What is the most arbitrary stat? [Archive] - MensTennisForums.com

What is the most arbitrary stat?

Gabe32
03-22-2012, 02:36 AM
To me, it is the "year-end #1 ranking." It is arbitrary and severely misleading. The point system is year round. It is not like the players are collecting points as the season progresses. Why is grabbing the number 1 spot on December 31st more important than grabbing it on any other day? What if a player peaks at certain tournaments that tend to lead him to drop in the rankings around late December/early January (Nadal maybe?)

It seems "consecutive weeks at #1" and "total weeks at #1" are much clearer and fairer stats.

Are there any more misleading/arbitrary stats?

BroTree123
03-22-2012, 02:37 AM
Just sounds cool and awesome :shrug:.

Gabe32
03-22-2012, 02:46 AM
Just sounds cool and awesome :shrug:.

It does, yeah.

But again, it is not like a player starts out with 0 points on January 1st and slowly collects points until the end of the year. THEN it would make sense.

But so many people add it so player's resumes like it is a bigger achievement than reaching #1 on April 8th. But it isn't!

Ziros
03-22-2012, 02:46 AM
How is it misleading? The person who is year end #1 is the person who has collected the most points in the year,it's as simple as that

leng jai
03-22-2012, 02:47 AM
Number of slams

Ajde.

Gabe32
03-22-2012, 02:49 AM
How is it misleading? The person who is year end #1 is the person who has collected the most points in the year,it's as simple as that

Player A can be the #1 player for 51 weeks out of the year.

Player B can be the #1 player for 1 week out of the year and get to add the coveted "Year End #1" to his resume.

Which is the more impressive achievement?

rocketassist
03-22-2012, 02:49 AM
How is it misleading? The person who is year end #1 is the person who has collected the most points in the year,it's as simple as that

So if they sneak into no 1 after doing well in the WTF it makes them the best player of that year?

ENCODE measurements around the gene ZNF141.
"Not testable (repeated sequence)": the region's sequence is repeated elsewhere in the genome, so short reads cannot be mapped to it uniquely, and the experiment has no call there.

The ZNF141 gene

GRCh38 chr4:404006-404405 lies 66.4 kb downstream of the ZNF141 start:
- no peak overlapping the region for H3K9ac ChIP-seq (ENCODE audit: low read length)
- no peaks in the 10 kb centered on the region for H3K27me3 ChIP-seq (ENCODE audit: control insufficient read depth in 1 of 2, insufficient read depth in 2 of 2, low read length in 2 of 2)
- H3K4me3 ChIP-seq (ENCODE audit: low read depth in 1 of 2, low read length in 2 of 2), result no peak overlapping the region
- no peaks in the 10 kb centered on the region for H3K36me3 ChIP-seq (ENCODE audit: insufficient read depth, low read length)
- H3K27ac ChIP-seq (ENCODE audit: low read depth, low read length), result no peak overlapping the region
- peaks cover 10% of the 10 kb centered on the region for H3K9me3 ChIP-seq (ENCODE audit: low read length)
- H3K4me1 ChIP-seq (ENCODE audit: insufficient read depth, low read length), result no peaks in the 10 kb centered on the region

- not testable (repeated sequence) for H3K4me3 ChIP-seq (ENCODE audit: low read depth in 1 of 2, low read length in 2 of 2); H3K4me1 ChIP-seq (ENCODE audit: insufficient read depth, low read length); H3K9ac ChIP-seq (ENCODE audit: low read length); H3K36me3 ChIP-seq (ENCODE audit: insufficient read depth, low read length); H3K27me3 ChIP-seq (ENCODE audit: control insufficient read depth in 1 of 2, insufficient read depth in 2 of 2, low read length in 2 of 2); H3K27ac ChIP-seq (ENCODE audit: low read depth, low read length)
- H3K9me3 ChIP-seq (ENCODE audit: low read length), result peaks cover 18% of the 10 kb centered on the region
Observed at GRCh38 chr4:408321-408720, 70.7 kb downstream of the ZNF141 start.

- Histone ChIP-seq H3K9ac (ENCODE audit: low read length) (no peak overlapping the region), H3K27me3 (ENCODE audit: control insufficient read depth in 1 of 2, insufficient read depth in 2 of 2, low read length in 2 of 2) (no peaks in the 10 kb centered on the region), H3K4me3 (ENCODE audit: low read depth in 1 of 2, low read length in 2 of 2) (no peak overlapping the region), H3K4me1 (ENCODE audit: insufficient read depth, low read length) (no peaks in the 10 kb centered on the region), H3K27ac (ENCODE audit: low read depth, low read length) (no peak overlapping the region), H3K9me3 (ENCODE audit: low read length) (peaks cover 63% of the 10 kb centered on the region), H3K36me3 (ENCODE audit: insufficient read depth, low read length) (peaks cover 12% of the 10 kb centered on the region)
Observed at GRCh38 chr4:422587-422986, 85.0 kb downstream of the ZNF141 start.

Nah. If they've won the most slams that year maybe but if they did they'd already be at the 1 spot.

jonas
03-22-2012, 02:53 AM
Player A can be the #1 player for 51 weeks out of the year.

Player B can be the #1 player for 1 week out of the year and get to add the coveted "Year End #1" to his resume.

Which is a more impressive achievement?

I agree with you in the OP. But the scenario above I think is truly impossible...

BroTree123
03-22-2012, 02:55 AM
Exactly. If they sneak through at the closing stages of the season, then so be it. He/she has tallied up the highest points out of everyone else just in time before the end of the season. Can't argue against that. It's just the way it is.

Oh and yeah one more thing......number of aces racked up in a slam week is arbitrary because it doesn't entail whether it contributed to winning a grand slam or not :rolleyes::rolleyes:.

Gabe32
03-22-2012, 02:55 AM
I agree with you in the OP. But the scenario above I think is truly impossible...

Really? I admit, I am not too well versed in the whole ranking system, but surely someone can fall out of the #1 spot on the last week of the season, right? Say if ... the #2 player (Player B) won the USO in September and the WTF in December while Player A played poorly/was injured.

I may be wrong though, but I'd appreciate an explanation as to why my scenario is impossible.

Johnny Groove
03-22-2012, 02:55 AM
Happened in 2001 :shrug:

Hewitt wasn't #1 all year, #1 switched with Guga and Safin, but Lleyton won the TMC and finished the year #1 :shrug:

jonas
03-22-2012, 02:56 AM
Happened in 2001 :shrug:

Hewitt wasn't #1 all year, but won the TMC and finished the year #1 :shrug:

Sure. But the same player wasn't ranked #1 the other 51 weeks. :lol:

BroTree123
03-22-2012, 02:58 AM
Rankings in general don't indicate current form :shrug:. Thread = over :shrug:.

rocketassist
03-22-2012, 02:59 AM
Happened in 2001 :shrug:

Hewitt wasn't #1 all year, #1 switched with Guga and Safin, but Lleyton won the TMC and finished the year #1 :shrug:

I suppose Hewitt could have a case that year being that all the slams were shared out and he won the TMC and USO.

Ziros
03-22-2012, 03:00 AM
I think this is more of a women's tennis question,in men's tennis,the best player of the time is almost always the year-end #1 are they not?

emotion
03-22-2012, 03:07 AM
So if they sneak into no 1 after doing well in the WTF it makes them the best player of that year?

Nah. If they've won the most slams that year maybe but if they did they'd already be at the 1 spot.